I must confess a certain admiration for Megyn Kelly. I watched her for years on Fox News, and always got the impression that she was tough and whip-smart—which isn’t such a surprise, because she’s both of those things. A lawyer by training, Kelly has a reputation for being an excellent interviewer because like any good attorney, she prepares herself throughly beforehand. And while her style may be off-putting to some—particularly die-hard Donald Trump fans who didn’t much care for the feud between them during the 2016 election—Kelly is, unquestionably, that rarest of specimens these days: a competent journalist.
She is also, however, a victim of her own ambition, which is what led her to leave her post at the top of the Fox News heap for NBC News, where she had a disastrous—and brief—tenure as a host for the Today morning show. I remember being baffled at the time as to how Kelly could ever think that Today, with its focus on features and soft news, would be a good fit for her hard news persona. I also questioned who the intended audience for her show would be. It certainly wouldn’t be die-hard Fox News fans, who viewed her departure as a betrayal—nor would it be your typical NBC viewer, most of whom didn’t care for Kelly because of her Fox News ties. This quickly became apparent to NBC News brass as well, and after a few failed attempts at retooling the show the suits started looking for a way to dump Kelly. In October of 2018, they found one—in the form of ginned-up outrage over some remarks Kelly made about wearing blackface for Halloween.
Of course, it’s rather ironic that NBC would be more sensitive to comments about blackface from one of its own anchors than it was to the actual wearing of blackface, as we would later find out when the entirety of the news media conspicuously moved on from Virginia Governor—and abortion loving Democrat—Ralph Northam, with his infamous yearbook photo, not to mention Canadian Prime Minister—and avowed leftist—Justin Trudeau, and his multiple dalliances with the shoe polish. Still, NBC remained on the hook for Kelly’s three-year, $69 million contract, and had to pay out when they finally canceled her show, barely one year after it started.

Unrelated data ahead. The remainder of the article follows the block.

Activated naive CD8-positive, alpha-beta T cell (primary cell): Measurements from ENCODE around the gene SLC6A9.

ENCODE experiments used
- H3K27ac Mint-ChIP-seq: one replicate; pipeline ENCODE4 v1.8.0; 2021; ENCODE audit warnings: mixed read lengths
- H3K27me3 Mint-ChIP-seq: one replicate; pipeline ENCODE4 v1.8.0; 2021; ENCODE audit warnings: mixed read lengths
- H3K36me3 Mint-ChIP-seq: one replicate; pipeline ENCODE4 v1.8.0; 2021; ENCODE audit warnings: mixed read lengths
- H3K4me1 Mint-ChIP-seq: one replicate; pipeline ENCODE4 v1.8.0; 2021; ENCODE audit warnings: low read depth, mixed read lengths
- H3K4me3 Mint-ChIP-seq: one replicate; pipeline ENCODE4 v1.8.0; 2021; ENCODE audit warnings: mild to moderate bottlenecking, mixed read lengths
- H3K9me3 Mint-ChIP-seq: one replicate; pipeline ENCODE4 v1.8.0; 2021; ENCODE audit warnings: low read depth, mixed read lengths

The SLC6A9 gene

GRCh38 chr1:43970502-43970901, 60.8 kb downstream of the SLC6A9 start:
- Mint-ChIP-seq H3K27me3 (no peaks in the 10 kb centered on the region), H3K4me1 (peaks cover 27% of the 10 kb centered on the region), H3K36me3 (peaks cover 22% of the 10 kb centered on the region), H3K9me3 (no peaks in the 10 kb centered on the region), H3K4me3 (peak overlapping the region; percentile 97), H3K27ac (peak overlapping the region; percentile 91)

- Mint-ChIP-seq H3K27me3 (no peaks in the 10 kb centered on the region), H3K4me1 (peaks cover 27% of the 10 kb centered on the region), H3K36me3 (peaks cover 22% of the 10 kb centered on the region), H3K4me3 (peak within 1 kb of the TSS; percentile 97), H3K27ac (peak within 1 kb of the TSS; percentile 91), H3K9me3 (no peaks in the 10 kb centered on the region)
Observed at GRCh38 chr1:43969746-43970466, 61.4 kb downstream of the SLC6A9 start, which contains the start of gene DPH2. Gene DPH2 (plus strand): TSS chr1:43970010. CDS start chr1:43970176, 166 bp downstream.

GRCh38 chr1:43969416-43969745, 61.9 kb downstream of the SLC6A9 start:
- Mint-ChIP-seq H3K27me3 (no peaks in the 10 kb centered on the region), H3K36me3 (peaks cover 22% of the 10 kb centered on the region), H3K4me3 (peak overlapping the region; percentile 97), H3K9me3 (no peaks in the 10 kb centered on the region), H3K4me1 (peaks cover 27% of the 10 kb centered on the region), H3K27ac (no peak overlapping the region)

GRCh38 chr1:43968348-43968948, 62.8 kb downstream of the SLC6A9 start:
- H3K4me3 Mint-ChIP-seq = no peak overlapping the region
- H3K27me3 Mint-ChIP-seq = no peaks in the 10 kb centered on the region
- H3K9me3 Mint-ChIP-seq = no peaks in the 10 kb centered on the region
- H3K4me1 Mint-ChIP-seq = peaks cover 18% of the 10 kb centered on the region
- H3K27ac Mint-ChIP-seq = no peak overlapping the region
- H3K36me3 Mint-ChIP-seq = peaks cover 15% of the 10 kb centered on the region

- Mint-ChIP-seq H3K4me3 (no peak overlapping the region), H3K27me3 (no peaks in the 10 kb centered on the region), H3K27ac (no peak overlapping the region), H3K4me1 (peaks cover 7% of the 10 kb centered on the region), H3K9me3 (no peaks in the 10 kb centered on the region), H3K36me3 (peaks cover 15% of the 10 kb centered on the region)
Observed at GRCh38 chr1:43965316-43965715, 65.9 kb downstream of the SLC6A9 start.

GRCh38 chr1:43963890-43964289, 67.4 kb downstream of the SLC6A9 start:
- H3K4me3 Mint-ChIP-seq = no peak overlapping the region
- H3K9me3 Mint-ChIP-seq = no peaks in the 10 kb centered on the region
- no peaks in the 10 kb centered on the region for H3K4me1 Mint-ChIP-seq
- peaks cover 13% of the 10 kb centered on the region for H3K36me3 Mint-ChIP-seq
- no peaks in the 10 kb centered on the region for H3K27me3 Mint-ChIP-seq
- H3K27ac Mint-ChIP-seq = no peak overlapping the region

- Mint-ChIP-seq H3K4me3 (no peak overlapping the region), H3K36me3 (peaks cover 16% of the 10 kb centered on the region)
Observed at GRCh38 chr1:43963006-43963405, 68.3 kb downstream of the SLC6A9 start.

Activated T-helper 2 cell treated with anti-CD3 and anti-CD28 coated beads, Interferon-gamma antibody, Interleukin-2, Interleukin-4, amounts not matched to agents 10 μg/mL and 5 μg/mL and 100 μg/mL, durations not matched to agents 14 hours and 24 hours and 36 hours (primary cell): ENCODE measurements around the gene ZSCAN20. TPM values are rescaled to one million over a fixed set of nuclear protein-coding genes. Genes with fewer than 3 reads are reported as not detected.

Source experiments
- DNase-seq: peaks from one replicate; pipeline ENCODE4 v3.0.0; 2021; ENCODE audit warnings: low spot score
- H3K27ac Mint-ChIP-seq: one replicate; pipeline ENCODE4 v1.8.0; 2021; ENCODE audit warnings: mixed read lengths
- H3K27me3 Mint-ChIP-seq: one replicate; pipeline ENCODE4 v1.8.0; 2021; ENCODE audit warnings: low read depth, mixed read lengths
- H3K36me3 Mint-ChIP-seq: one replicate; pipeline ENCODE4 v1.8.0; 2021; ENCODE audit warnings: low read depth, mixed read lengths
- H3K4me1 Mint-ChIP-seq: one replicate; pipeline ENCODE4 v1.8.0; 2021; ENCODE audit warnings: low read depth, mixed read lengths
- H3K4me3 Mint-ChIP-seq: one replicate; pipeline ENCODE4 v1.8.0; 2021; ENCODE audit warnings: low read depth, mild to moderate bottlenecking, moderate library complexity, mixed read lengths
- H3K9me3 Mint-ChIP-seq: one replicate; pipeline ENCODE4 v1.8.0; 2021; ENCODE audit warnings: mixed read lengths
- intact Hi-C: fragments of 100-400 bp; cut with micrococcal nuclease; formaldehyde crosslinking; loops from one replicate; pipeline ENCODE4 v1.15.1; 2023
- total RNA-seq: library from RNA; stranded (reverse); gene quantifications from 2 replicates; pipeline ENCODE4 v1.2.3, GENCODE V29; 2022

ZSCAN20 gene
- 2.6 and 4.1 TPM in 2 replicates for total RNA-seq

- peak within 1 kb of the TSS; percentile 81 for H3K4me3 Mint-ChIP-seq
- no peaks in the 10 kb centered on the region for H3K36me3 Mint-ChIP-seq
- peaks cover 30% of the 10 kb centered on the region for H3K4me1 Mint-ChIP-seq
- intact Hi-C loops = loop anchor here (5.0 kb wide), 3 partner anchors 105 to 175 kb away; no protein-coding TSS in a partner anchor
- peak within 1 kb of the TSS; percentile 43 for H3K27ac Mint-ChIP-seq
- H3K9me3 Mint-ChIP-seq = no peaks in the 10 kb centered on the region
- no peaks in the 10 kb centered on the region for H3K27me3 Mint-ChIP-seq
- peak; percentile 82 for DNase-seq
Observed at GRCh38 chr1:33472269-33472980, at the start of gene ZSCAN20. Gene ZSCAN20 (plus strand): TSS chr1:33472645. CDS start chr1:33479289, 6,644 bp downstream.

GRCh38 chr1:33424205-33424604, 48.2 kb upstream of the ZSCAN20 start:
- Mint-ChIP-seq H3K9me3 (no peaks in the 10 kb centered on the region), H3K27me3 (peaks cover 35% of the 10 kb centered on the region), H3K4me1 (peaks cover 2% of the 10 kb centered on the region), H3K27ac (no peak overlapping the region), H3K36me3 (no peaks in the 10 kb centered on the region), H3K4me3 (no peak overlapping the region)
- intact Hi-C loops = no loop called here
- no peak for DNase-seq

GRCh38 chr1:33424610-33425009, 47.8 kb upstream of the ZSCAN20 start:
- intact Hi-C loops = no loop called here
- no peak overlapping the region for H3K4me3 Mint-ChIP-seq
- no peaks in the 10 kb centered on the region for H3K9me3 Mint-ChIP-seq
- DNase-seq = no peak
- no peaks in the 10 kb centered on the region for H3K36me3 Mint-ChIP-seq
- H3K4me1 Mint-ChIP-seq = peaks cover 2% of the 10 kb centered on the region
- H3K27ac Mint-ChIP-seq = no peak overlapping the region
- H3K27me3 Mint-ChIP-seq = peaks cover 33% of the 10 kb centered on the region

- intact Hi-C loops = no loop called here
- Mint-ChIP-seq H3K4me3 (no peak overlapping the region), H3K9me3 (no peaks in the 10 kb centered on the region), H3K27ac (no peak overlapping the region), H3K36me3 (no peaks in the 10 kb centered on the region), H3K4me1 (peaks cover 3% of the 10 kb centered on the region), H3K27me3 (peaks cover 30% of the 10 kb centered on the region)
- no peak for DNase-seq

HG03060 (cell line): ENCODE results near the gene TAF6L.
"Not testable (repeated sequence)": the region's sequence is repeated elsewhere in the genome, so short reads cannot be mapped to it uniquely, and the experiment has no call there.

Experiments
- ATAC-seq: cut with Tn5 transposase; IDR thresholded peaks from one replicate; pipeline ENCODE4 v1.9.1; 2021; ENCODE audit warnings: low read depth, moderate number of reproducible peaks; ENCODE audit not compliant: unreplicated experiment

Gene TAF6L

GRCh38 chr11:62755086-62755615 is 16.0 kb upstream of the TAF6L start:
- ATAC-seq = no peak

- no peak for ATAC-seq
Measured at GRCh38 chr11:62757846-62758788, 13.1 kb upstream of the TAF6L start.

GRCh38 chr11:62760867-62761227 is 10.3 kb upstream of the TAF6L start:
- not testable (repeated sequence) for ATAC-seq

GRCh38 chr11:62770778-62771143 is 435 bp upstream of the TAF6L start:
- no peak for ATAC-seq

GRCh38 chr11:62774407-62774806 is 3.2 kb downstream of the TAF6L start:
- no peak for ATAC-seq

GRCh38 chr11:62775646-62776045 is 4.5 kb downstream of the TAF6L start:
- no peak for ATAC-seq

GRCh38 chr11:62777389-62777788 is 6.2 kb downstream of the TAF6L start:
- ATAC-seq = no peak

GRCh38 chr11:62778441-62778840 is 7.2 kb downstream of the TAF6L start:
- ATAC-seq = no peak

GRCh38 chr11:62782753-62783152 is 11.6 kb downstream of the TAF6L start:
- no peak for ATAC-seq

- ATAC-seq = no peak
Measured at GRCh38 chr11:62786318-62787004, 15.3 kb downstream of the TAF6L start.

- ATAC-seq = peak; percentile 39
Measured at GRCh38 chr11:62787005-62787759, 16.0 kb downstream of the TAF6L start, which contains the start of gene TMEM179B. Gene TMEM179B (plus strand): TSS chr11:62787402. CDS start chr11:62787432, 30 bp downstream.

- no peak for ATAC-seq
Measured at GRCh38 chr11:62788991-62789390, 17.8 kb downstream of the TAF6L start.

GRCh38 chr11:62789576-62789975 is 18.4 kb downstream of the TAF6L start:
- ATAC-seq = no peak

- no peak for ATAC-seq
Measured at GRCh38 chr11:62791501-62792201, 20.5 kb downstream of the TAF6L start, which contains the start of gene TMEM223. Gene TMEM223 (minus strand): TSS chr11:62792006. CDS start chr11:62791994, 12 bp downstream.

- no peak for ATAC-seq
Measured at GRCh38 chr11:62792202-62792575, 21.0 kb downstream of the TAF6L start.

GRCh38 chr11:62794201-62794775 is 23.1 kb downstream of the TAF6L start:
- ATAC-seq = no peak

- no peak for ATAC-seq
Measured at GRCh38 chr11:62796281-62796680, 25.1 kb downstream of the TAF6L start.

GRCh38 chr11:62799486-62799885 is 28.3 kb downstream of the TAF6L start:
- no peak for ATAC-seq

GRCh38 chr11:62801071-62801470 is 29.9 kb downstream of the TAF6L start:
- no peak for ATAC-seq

Kelly has remained silent since then, perhaps as a condition of her departure from NBC—but that came to an end earlier this week, when she returned to Fox News to make her first television appearance since she got fired from Today. Fittingly enough, she appeared with Tucker Carlson, whose Tucker Carlson Tonight replaced Kelly’s show The Kelly File in Fox’s 8pm time slot. The interview went exceedingly well, so much that Carlson bumped a taped segment with Dennis Rodman to extend his talk with Kelly. They covered a lot of interesting topics—not least the current turmoil that NBC News faces after the release of Ronan Farrow’s new book, Catch and Kill, which details how NBC execs allegedly helped cover up Harvey Weinstein’s sexual misdeeds in order to protect Matt Lauer, their own in-house predator. It’s well worth a watch, if you’d like to check it out:
Kelly pulls her punches with NBC just a bit, stopping short of calling out her former employers explicitly—but she does say that NBC needs to hire an independent investigator who can get to the bottom of what really happened. Personally, I’m not so sure how much good that will do—at this point, NBC News has pretty much wrecked its credibility already with its lopsided coverage of the Trump administration, a sickness that has also infected the rest of the news media at large—and whether an independent investigator who is getting paid by NBC would find the company at fault for anything really bad remains a tenuous possibility at best. Still, it’s better than the fig leaf that NBC’s internal investigation has provided. Given that Lauer’s proclivities with women were an open secret at the network, it stretches credulity to claim that NBC News executives were unaware.
As to Kelly’s future, she hints at her desire to get back in the game—and given the ratings that her appearance with Carlson pulled in, she may get that chance sooner than later. I, for one, wouldn’t mind seeing it happen—if only to watch her go after NBC with a vengeance. I’m guessing Kelly has a pretty good idea of where the bodies there are buried, and that she’s been waiting for some payback.
Ronan Farrow’s book may well be just the beginning of their problems.
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